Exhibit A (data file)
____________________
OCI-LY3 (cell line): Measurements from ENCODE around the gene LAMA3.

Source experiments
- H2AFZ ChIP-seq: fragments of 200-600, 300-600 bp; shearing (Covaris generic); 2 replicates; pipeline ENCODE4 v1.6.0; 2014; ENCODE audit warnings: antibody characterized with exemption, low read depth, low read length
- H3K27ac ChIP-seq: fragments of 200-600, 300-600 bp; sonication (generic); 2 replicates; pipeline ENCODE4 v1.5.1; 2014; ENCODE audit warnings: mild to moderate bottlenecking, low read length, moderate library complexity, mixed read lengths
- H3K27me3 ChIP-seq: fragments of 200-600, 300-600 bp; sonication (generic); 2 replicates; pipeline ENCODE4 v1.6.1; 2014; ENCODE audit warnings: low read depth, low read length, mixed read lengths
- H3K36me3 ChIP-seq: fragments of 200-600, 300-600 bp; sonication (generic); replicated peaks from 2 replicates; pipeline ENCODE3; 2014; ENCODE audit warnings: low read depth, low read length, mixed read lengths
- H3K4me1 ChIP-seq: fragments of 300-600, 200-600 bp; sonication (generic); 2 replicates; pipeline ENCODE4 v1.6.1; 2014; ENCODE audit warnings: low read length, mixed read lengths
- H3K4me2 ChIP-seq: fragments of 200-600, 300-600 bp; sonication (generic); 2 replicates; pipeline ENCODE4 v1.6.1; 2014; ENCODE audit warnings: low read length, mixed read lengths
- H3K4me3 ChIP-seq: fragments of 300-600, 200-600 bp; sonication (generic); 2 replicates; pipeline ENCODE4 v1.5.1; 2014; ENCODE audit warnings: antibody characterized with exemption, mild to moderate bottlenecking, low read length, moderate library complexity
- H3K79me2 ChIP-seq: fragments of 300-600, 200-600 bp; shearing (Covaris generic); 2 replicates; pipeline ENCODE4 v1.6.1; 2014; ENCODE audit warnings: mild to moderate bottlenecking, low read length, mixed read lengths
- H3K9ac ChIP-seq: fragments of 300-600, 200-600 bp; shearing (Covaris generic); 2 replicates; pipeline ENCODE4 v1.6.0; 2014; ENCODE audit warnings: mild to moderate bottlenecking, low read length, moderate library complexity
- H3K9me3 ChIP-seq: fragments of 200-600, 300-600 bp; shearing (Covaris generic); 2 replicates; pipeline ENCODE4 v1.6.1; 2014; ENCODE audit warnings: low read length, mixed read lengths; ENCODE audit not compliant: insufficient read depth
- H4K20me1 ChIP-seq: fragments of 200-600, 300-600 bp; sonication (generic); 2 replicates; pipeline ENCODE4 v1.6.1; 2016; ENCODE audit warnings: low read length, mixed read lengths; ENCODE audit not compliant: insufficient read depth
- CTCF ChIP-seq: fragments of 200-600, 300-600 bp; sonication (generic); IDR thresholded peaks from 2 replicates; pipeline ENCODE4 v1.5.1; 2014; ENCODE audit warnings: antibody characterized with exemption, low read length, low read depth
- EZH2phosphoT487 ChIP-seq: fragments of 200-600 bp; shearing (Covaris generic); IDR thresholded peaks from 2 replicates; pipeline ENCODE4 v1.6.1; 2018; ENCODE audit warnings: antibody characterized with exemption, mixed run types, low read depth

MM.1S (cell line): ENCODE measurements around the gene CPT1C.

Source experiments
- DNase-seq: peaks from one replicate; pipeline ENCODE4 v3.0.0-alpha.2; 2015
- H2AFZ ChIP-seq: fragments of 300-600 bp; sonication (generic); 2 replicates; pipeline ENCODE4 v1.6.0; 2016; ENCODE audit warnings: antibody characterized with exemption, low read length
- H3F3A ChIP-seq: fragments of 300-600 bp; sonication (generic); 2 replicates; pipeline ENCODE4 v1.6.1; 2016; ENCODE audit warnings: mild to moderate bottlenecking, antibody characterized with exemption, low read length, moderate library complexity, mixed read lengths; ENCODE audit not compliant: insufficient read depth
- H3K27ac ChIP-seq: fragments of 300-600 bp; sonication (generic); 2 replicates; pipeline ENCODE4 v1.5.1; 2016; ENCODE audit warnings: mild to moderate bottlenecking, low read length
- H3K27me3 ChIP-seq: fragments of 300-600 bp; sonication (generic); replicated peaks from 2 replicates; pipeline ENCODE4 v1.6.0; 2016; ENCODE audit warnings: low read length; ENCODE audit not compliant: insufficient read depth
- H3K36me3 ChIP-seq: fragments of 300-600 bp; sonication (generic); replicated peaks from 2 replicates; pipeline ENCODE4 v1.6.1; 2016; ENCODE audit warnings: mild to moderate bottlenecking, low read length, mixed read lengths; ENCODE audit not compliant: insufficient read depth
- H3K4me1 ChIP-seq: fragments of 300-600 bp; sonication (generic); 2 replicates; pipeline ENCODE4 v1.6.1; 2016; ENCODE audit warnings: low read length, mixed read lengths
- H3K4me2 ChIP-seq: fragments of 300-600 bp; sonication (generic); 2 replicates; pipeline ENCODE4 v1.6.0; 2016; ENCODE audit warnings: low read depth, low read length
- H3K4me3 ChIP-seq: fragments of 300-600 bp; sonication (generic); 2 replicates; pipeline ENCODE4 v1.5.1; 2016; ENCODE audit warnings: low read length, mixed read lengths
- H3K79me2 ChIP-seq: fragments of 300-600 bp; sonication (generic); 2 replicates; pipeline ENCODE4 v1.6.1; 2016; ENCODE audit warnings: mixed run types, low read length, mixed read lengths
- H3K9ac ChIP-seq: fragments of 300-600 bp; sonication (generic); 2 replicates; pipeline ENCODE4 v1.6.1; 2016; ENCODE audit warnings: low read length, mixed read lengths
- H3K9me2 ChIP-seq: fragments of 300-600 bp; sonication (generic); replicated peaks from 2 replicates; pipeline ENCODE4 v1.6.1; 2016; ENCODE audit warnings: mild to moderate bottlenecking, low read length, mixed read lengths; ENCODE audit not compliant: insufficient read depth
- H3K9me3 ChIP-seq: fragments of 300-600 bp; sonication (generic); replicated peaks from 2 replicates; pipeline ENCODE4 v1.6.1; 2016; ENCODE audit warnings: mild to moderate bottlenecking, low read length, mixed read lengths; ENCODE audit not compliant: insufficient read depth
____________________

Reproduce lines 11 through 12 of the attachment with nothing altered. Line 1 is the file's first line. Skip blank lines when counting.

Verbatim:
- H3K9ac ChIP-seq: fragments of 300-600, 200-600 bp; shearing (Covaris generic); 2 replicates; pipeline ENCODE4 v1.6.0; 2014; ENCODE audit warnings: mild to moderate bottlenecking, low read length, moderate library complexity
- H3K9me3 ChIP-seq: fragments of 200-600, 300-600 bp; shearing (Covaris generic); 2 replicates; pipeline ENCODE4 v1.6.1; 2014; ENCODE audit warnings: low read length, mixed read lengths; ENCODE audit not compliant: insufficient read depth